Chupeco has “The World of the Bone Witch” section that she included at the end of the book. It would have been better to put that up front after she showcased the maps of this world. I also really wish that Chupeco had thought to include a dictionary for the terms in this book. You have to guess a lot at what certain words mean or what she means when talking about somethings. For example, the clothes that the ashas wear are referred to as huas. Guess what I could not find that word anywhere in the dictionary. I ended up having to Google and found out that hua means China. I don’t know if that is true or not since it popped up via Wikipedia. I imagine that Chupeco means that this outfits (based on the endless pages of descriptions) are similar somewhat to kimonos though. Same thing when I tried to look up daesha which turned up some interesting results.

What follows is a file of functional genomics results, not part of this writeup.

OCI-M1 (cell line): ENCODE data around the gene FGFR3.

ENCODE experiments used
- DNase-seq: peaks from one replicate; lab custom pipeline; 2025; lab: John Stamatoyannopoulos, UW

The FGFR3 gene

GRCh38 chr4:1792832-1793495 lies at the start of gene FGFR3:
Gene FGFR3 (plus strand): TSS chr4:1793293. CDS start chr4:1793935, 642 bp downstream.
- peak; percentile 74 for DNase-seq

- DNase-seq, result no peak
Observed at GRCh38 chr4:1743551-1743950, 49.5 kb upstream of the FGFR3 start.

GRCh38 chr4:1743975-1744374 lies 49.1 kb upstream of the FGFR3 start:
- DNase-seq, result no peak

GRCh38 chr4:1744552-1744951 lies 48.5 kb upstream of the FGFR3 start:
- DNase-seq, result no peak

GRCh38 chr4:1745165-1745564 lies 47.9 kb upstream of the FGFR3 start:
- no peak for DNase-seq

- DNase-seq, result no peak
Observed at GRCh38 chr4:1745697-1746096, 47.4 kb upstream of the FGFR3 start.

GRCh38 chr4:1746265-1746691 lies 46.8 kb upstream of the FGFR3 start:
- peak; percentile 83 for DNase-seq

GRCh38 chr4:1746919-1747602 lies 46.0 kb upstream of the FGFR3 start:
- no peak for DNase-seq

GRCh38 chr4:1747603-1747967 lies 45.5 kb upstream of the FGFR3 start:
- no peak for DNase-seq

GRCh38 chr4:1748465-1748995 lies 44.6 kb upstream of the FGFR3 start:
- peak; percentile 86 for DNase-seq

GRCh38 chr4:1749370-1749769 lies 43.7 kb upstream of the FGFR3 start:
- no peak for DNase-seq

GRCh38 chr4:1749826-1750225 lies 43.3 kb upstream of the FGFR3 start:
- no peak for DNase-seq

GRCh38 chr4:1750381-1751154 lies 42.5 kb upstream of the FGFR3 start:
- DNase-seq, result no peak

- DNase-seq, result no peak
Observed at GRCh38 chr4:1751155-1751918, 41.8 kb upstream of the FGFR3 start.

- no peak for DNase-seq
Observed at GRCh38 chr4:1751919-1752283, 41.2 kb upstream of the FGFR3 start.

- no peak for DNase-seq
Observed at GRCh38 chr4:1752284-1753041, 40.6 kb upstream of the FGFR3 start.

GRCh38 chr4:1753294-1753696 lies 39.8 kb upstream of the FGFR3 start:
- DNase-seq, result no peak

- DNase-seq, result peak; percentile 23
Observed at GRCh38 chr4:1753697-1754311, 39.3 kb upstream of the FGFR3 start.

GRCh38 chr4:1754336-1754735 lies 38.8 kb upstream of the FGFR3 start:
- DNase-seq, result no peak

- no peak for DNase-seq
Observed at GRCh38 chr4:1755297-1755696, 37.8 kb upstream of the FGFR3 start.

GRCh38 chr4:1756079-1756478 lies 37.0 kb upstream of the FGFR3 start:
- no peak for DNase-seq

The setting of this world that Chupeco creates at first glance sounds interesting. Everyone has an actual physical representation of their heart that they wear for all to see in a heartglass. People (ashas mostly) can see the colors in the heartglass and can tell if you are happy, anxious, sad, sick, etc. But if you give your heart away (cue danger) you can slowly start to die. But sometimes not. And sometimes you can get a new heart. I am sure this is all going to reveal about love or something in book #2 or #3.

Chupeco also shows the kingdom includes people with blonde hair and blue eyes, dark haired people with dark eyes, and golden skinned people with I can’t even remember what eyes they had, I think she refers to their shape. But then people pop up who are dark skinned and I just didn’t have the energy to figure out what kingdom they even come from.